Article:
South Australian Premier Jay Weatherill has launched a state royal commission into water theft.

Allegations of upstream theft and mismanagement in the Murray Darling Basin system have prompted SA to set up an inquiry, which will have the power to compel witnesses and identify any perpetrators.

The announcement came just a day after a scathing assessment of New South Wales and Queensland’s compliance with the MDB Plan was released.

The review found poor levels of enforcement and a lack of transparency surrounding the states' water management, Victoria included.

Mr Weatherill said the report did not go far enough.

“The review that was handed down did not go into detailed findings of who committed water theft and who behaved inappropriately in relation to the river,” he said.

“There have been no specific findings in relation to individuals or groups of individuals.”

Given the cross-border nature of the issue, Mr Weatherill was asked whether the royal commission would be able to bring in interstate bureaucrats to give evidence.

“A state-based royal commission does have the capacity to analyse things that touch on other states, provided there is a connection to South Australia,” he said.

“That's our very clear legal advice and it's our intention to pursue this royal commission's power to their fullest extent, so we can get to the bottom of this water theft.”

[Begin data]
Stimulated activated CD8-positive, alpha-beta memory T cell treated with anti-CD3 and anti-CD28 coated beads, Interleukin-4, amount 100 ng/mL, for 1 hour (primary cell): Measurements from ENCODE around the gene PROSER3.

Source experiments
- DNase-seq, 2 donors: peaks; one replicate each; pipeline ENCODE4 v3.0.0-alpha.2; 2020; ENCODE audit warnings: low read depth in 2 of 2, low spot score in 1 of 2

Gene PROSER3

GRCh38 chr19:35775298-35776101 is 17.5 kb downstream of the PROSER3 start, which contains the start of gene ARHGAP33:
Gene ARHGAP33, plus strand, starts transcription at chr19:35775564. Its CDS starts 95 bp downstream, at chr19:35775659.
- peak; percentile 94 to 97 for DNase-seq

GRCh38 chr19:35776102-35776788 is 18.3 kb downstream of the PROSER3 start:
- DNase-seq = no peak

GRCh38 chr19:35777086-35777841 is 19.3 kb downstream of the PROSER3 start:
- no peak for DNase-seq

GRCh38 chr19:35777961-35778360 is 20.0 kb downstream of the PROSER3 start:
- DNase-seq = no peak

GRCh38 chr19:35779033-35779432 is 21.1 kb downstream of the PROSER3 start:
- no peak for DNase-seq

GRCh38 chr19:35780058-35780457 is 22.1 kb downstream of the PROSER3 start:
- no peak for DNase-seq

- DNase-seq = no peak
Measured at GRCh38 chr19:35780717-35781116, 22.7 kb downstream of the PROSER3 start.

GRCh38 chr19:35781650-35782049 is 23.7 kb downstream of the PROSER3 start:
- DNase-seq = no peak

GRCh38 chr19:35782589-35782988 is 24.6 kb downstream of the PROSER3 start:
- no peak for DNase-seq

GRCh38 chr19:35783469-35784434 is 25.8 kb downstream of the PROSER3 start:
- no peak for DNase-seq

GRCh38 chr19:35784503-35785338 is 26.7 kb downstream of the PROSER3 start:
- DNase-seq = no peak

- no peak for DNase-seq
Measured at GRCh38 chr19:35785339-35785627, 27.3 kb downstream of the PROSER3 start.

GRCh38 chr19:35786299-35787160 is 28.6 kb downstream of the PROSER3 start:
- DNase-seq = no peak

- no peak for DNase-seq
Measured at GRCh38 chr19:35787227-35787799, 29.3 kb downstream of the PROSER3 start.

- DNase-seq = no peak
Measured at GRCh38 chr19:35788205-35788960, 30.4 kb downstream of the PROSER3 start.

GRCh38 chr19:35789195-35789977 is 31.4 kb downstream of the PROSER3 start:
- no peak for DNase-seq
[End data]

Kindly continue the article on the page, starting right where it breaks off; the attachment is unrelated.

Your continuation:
The Federal Government said it would cooperate with SA's royal commission, but labelled it a “stunt”.

Assistant water resources minister Anne Ruston said the Commonwealth, NSW and Victoria should not stand in the way of the commission.

“I'd like to think they'd cooperate, certainly the Commonwealth will cooperate, we haven't got anything to hide,” she said.

“We're not going to pay for it. I mean, the poor people of South Australia are going to have to fork out for yet another inquiry that we don't believe is necessary.

“Nobody's moving away from the fact this is serious, and now we are going to act on the recommendations, get it fixed, so we can get on with the delivery of the plan.”

Experts have reflected on just what the royal commission may be able to achieve.